Showing little disagreement on most issues, candidates for Milton School Board expressed unanimous support for the district’s $59.9 million referendum at a forum Thursday.
Tensions have flared among current school board members in recent weeks. But the four candidates vying for two seats on the board barely sparred at the forum, which was hosted by the Milton Area Chamber of Commerce at City Hall.
Candidates for city council and mayor also participated in the event, moderated by Stan Stricker of WCLO radio.
Mike Pierce is the sole incumbent in the school board election. He faces challengers Harvey Smith, Rick Ehle and Rick Mullen on April 2. Board member Don Vruwink, a state representative, is not seeking re-election.
Each candidate said he supports the district’s facilities referendum, which calls for additions and renovations to almost every district school. The candidates also pointed to the district’s teachers and educational offerings as examples of what they are most proud of.
Mullen, a pharmacist at Mercyhealth, mentioned the ongoing tension among board members and “divisiveness” in the community. He said the district’s reputation has “taken a hit.”
“I wish more time and energy was spent worrying about the things we have in common and how to fix those things,” Mullen said.
Candidates dismissed any notion that the board is broken when Stricker asked how they would overcome the board’s divisions. The district is currently being investigated for its handling of administrative stipends and compliance with school board policies.
The investigation was not mentioned during Thursday’s forum.
Pierce, who served on the board from 1994 to 2012 and was appointed to a one-year term last year, said the school board works well 90 percent of the time. He said members might not agree, but they shouldn’t be disagreeable, and he called for respect.
Mullen also said the board isn’t broken and that he would be an asset because he maintains relationships with current board members.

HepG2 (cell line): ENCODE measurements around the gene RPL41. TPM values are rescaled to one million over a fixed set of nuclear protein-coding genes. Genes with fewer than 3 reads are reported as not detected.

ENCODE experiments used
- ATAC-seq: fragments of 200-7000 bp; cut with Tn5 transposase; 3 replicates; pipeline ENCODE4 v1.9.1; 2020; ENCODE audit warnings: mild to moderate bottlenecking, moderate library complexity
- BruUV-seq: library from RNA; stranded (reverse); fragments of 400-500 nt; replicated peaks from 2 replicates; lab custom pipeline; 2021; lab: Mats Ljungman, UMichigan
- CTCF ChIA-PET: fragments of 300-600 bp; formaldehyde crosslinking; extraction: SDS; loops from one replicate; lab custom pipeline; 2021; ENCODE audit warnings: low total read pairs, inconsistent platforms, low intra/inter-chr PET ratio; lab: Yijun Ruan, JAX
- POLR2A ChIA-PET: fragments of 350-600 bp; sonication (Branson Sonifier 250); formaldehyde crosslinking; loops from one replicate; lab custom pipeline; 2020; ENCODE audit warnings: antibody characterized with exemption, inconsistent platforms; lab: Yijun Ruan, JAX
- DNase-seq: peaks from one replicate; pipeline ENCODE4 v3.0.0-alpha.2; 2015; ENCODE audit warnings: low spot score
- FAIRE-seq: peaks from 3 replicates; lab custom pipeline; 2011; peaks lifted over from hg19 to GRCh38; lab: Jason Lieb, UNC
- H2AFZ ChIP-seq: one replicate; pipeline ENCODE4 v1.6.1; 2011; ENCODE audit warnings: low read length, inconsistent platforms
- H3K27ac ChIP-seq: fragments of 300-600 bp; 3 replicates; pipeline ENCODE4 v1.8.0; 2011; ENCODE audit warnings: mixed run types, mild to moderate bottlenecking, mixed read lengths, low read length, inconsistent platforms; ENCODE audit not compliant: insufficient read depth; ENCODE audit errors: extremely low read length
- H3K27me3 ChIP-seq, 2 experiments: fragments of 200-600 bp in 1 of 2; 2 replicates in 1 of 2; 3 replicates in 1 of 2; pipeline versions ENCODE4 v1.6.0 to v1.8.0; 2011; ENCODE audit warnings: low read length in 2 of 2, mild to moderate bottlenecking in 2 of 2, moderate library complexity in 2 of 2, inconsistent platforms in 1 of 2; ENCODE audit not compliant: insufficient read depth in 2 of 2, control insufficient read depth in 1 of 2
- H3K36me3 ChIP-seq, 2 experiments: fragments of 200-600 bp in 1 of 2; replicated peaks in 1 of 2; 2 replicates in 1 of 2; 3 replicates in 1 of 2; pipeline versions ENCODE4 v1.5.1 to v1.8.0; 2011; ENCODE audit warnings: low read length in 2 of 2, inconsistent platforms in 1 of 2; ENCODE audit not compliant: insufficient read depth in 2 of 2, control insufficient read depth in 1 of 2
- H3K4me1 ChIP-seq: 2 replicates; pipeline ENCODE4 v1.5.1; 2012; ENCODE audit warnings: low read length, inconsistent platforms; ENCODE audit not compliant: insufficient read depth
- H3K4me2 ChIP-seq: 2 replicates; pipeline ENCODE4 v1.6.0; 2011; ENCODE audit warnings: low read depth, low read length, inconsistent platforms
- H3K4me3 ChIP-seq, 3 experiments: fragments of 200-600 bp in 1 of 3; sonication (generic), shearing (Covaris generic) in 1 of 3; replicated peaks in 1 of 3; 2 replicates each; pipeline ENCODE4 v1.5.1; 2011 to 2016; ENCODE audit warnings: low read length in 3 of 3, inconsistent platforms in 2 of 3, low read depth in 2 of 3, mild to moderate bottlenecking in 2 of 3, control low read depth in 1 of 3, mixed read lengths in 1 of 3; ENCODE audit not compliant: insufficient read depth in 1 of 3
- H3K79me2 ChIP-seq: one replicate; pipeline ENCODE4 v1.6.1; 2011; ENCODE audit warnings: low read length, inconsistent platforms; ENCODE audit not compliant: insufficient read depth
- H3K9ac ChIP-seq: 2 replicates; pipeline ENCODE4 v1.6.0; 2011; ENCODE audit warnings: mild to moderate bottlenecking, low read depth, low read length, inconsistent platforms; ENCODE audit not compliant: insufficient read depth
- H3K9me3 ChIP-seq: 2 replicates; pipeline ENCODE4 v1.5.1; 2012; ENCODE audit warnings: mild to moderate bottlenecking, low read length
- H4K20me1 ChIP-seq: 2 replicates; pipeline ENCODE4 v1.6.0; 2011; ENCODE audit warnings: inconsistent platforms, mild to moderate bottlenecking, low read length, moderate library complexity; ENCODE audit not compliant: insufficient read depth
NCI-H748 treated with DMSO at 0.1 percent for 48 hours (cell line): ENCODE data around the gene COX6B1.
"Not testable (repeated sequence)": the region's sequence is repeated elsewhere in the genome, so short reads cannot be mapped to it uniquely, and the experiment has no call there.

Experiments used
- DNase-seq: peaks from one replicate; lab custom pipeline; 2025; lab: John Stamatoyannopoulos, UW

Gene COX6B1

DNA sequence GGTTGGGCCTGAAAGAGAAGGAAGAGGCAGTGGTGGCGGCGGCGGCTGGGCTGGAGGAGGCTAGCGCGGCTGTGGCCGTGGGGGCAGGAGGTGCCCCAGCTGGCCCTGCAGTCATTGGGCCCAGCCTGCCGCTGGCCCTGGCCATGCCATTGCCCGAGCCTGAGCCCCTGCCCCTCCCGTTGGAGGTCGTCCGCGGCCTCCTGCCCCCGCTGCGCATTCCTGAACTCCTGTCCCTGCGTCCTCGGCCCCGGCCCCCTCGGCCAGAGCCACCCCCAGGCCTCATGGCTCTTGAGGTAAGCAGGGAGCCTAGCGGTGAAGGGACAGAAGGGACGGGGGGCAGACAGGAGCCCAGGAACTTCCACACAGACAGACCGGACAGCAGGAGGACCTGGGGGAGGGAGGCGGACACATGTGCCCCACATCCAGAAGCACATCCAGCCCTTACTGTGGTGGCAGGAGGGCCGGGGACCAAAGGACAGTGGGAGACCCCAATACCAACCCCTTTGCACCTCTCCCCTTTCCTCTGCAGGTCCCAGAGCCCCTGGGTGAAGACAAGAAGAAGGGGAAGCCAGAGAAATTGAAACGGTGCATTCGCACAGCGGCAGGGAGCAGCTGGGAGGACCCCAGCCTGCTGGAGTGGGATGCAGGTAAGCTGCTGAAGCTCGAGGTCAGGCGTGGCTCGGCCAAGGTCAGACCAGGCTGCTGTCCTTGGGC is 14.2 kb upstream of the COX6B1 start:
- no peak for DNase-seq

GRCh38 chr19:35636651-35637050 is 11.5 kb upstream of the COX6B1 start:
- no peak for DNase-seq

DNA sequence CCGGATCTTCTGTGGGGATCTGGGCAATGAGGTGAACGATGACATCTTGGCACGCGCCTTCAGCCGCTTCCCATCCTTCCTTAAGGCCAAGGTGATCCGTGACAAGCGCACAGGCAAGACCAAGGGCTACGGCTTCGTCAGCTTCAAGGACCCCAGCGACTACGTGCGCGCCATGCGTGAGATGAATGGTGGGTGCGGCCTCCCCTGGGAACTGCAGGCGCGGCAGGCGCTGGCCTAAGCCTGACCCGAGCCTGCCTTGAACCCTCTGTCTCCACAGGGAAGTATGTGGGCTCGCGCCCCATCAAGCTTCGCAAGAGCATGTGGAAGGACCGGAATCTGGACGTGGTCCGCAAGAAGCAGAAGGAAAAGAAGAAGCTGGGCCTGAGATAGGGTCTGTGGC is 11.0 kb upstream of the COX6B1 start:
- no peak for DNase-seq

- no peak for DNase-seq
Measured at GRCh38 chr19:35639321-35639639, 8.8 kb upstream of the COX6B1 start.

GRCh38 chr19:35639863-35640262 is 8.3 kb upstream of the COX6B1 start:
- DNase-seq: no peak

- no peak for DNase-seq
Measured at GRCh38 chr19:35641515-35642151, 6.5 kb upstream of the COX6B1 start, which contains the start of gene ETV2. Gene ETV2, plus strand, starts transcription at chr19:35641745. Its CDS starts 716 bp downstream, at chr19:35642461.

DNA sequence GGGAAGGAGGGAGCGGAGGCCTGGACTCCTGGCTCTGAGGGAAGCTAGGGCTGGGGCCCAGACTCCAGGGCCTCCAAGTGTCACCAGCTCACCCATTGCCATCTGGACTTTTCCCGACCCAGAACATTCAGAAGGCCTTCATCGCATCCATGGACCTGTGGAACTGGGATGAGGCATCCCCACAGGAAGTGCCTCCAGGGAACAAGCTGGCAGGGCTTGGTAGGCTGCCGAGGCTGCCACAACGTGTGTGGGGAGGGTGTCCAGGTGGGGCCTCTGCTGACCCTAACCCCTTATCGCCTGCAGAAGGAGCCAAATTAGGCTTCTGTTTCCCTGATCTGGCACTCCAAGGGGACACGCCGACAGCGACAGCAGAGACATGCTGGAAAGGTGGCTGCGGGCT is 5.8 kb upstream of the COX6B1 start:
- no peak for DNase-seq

Smith lauded current members for overcoming criticisms that were lobbed against them last year. He said the current referendum package is not perfect, but he praised board members for collaborating on it. He said the district should be thinking about the future of education.
Ehle said the referendum is “not the Taj Mahal” but will satisfy the district’s needs. He said operational costs continue to increase and that voters are looking for transparency, clarity and honesty from the board when considering if they will support the referendum.
“People certainly do understand our needs,” Ehle said. “They understand the overcrowding. They understand the aging facilities. However, they want to know where every dollar is spent. And they have the right to know.”
But Ehle said voters might have unanswered questions about the referendum, such as if the district will need more janitors to care for the expanding facilities.
City council candidates also expressed support for the district’s referendum in a forum before the school board’s event.
Each stopped short of saying the city council should endorse it.
Three city council seats are up for grabs. Alderman Larry Laehn and Alderwoman Theresa Rusch, who did not attend Thursday’s forum, are seeking re-election. Devin Elliott and Bill Wilson are running as write-in candidates to replace Jeremy Zajac, who is not seeking re-election.